Wolfgang Gnedt was only 10 when he received a very unusual Christmas present. It had no shiny paper and bore no illustrated card, but it created such a feeling of brightness that it has been part of his life ever since.
It will always be a fixture in the memory of the young man who is now Austria’s leading badminton player – for the Yuletide gift was a coaching lesson from Jürgen Koch, the most successful competitor the country has ever had.
The lesson took place at the sports centre owned by Wolfgang’s father Karl in Wimpassing, a beautiful small town about 15 kilometres from Wiener Neustadt (where Dominic Thiem lives) on the main road to Vienna.
So quickly did Koch’s visit enhance the youngster’s abilities that the multiple champion continued coaching him – and has now been facilitating Gnedt’s progress for almost a decade and a half. Father Christmas could hardly have arranged it better.
‘A really hard worker’
“We had a connection,” Gnedt reveals. “Jürgen can adapt to the needs of a player. He feels what the player feels. He gave the right tips at the right moments, which created improvement, and he has a lot of technical knowledge.”
And so while Wolfgang was young, Jürgen would visit to coach him once a month; then two or three times a week when he was older. And since Gnedt has joined the national team in the last two years, they have seen each other still more often.
“He’s found out what he needs to do, and he’s a really hard worker,” Koch says, adding that he thinks his protégé, currently ranked in the 180s, could reach the world’s “top 50 or top 20.”
This apparent ambiguity may be interpreted thus: although Gnedt’s first major aim is to reach the world’s top 50, it is only the top 32 who these days play in major tournaments –and that is the level at which he would like to compete.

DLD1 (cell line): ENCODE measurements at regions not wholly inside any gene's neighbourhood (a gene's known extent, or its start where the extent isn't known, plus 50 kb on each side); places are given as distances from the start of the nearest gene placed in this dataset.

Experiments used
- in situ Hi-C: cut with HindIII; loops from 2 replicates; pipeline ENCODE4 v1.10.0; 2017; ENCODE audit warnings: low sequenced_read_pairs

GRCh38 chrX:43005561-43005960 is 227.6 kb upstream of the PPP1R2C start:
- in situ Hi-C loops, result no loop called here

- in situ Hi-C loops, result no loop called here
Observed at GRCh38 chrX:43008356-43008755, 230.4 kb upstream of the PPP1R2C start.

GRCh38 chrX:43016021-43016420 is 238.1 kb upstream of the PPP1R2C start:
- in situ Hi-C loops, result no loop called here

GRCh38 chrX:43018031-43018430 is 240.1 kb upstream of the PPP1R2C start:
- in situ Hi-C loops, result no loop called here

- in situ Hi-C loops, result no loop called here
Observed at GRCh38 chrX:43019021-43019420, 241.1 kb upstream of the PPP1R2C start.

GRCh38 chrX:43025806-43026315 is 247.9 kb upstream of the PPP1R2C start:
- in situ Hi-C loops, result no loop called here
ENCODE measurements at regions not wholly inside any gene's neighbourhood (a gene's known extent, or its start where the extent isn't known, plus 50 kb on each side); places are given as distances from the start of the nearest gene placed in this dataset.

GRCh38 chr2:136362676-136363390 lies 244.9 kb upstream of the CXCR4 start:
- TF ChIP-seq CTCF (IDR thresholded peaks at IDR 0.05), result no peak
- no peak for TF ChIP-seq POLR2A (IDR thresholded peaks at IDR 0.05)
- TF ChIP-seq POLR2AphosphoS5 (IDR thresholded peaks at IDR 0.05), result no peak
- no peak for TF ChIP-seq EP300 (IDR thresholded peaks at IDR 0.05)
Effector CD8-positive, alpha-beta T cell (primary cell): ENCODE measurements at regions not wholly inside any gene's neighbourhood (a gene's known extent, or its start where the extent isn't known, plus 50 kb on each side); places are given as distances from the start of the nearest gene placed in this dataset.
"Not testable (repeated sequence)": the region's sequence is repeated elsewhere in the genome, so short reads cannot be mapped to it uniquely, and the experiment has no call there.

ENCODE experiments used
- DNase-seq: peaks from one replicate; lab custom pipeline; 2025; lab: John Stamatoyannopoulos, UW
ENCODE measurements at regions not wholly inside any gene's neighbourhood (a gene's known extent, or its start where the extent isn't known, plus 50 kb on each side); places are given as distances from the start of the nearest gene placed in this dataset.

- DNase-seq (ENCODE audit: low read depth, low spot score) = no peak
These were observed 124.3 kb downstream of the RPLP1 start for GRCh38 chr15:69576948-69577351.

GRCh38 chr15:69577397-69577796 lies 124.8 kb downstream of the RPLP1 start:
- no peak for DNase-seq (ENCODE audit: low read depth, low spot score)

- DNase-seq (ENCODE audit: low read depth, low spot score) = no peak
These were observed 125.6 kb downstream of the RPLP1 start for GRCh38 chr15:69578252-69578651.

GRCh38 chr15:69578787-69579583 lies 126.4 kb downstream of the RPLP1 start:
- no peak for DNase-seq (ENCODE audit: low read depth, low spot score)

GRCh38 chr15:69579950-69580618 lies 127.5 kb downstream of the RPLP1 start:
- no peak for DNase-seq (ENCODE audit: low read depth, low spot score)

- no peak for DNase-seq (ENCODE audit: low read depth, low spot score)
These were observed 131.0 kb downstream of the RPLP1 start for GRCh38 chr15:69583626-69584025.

“Maybe he will tell me if he has higher goals,” Koch says. “I think he could. He may not be the most naturally gifted player, but he makes up for it with very good competitive tactics and discipline.”
Competitive ambitions have not been hindered, Gnedt insists, by taking over from his father as Chief Executive Officer of the Wimpassing sports centre last year – even if the business had developed a lot. It now has facilities not only for badminton, and for tennis and squash, but for a highly popular fitness area – plus the shop which sells Babolat products. The club is called ‘Moving’, a suitably ubiquitous name for its various activities.
‘See what works better’
It sounds like a lot of extra work for an ambitious player to manage, but Wolfgang has help from his brother Rüdiger. And when he needs to train, there are clear benefits – access to good courts, good equipment, and sparring partners, and the helpful ability of club members to see him, which enables them to keep personal contact with him.
“I think it’s a good co-operation,” Gnedt says. “We try to work together and see what’s working better, and what we can still make better.”
‘Moving’ also enables him to make a regular journey north to play for AskoTraun, Jürgen Koch’s Bundesliga team. “He is a very good team player,” Koch says.
“And as a person he is very fair. He has problems if something is not fair. As long as he likes the sport he will really give it all he has.”
Koch adds candidly, “But sometimes it is not so easy to change things for him, especially something he’s not 100 per cent sure is right. But he is self-aware, and can laugh about failure.”
Gnedt can accept criticism too. “It’s true,” he acknowledges. “When I follow a system I follow it well. But flexibility I admit is difficult, even if it’s to my benefit. This is something I lack a little bit, to make it work.
“But if I have a losing streak I try to take some benefit mentally,”he concludes. “I stay positive.”
And on that Koch and Gnedt agree. The Christmas present has not lost its sparkle.